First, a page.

- Lay down the "house rules:" Situations will undoubtedly arise that require you to correct your visitor's behavior. Rather than simply reprimanding him, says Wilford, remember that the rules may be different in his house and that he needs to understand the reasoning behind your requests. Instead of saying, "Don't eat in there!" for instance, say, "We only eat in the kitchen at our house." If he's running down the stairs, say "Those stairs are slippery, so please walk carefully on them." This cuts down on the reprimands while still keeping the kids in line
- Let kids work out their own problems: If the children don't see eye-to-eye on something, resist the urge jump in right away. Small disagreements seldom last long, and if you hang back you'll often find that the kids work out their own resolution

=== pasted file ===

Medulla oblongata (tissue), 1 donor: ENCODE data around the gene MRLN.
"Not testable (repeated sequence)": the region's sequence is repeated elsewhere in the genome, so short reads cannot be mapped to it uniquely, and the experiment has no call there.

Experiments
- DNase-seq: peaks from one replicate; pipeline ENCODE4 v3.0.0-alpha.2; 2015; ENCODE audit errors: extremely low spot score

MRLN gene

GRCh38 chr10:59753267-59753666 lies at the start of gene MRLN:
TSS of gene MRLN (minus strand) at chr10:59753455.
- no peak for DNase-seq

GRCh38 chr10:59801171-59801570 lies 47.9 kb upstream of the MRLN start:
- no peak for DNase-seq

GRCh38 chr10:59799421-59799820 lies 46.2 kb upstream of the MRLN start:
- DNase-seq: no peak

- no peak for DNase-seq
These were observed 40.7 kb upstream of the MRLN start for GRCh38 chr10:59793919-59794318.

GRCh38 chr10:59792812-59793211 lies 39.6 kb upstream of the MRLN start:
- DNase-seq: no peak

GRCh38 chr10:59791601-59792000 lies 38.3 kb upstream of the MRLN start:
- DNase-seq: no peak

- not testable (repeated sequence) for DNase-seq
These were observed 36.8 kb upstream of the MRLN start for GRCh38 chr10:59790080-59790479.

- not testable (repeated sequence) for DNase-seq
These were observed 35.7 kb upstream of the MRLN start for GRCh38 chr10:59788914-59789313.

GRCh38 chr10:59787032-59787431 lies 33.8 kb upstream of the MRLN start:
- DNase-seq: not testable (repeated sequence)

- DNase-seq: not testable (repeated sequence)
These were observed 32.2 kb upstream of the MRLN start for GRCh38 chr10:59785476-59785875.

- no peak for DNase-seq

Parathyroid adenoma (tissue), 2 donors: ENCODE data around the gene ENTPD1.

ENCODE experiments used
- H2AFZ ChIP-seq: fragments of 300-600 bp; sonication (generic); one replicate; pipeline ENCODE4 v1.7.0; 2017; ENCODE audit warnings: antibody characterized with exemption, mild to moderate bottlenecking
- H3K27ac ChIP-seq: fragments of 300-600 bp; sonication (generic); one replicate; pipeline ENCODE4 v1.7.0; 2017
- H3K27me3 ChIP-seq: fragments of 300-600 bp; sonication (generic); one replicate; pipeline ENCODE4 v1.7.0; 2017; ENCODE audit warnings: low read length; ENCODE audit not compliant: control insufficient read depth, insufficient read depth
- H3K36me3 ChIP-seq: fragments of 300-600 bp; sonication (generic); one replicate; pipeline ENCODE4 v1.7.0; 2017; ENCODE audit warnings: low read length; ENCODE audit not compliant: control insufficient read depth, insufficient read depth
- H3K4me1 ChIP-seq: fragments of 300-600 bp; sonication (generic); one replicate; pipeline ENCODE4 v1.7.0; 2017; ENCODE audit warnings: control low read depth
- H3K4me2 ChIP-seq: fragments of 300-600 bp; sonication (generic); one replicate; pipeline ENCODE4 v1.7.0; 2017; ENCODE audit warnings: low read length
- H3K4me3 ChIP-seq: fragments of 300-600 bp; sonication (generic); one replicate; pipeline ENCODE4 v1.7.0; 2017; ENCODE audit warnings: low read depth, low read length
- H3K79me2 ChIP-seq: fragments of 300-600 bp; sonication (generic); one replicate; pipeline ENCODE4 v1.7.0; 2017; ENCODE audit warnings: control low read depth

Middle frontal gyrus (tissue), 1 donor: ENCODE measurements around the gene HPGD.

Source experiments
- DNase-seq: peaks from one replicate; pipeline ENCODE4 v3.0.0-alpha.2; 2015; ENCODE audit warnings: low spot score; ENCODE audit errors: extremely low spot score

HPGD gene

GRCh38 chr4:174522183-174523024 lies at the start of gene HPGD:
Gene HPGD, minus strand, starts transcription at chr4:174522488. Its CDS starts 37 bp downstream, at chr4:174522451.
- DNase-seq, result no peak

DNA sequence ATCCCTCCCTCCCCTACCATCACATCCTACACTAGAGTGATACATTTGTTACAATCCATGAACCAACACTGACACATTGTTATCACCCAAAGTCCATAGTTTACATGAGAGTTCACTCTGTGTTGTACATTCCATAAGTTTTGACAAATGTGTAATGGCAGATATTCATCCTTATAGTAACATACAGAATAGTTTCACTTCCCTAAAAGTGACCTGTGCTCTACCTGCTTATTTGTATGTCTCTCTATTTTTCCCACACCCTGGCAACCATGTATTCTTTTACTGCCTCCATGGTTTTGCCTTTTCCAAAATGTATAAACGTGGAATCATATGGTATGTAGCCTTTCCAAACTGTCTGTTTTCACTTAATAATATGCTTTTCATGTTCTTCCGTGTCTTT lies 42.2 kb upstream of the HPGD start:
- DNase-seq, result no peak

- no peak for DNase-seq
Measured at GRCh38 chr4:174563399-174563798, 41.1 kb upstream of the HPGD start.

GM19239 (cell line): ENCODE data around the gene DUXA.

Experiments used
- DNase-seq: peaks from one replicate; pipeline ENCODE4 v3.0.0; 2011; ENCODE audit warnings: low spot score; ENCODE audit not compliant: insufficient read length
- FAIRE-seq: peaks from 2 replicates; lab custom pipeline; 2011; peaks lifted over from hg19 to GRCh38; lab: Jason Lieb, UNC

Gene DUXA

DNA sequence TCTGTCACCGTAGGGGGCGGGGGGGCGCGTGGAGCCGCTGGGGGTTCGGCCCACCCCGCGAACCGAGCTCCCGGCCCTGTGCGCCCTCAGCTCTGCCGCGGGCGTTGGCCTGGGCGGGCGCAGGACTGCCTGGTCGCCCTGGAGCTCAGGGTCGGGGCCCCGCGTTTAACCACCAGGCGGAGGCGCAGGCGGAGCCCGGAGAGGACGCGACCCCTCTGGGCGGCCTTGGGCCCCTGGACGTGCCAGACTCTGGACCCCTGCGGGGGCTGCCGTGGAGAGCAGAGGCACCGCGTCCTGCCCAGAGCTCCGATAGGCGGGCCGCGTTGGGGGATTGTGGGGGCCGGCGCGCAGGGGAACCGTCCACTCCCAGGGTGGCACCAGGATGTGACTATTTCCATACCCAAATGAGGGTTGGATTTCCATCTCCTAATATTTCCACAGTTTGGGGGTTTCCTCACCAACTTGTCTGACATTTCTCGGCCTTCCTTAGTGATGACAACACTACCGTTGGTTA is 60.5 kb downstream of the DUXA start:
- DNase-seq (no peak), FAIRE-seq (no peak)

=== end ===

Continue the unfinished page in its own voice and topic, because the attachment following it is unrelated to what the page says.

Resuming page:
- Intervene rarely, but firmly: If, however, a conflict is escalating into put-downs or physical confrontation, it's time to step in. Remain calm and make firm statements like, "I can't let you do that to Natalie." Remind both parties that words and actions that hurt are not acceptable, and then coach the kids on coming up with a compromise to the original problem. If the fighting continues, separate the children for a while or introduce a new activity that's less likely to cause conflict.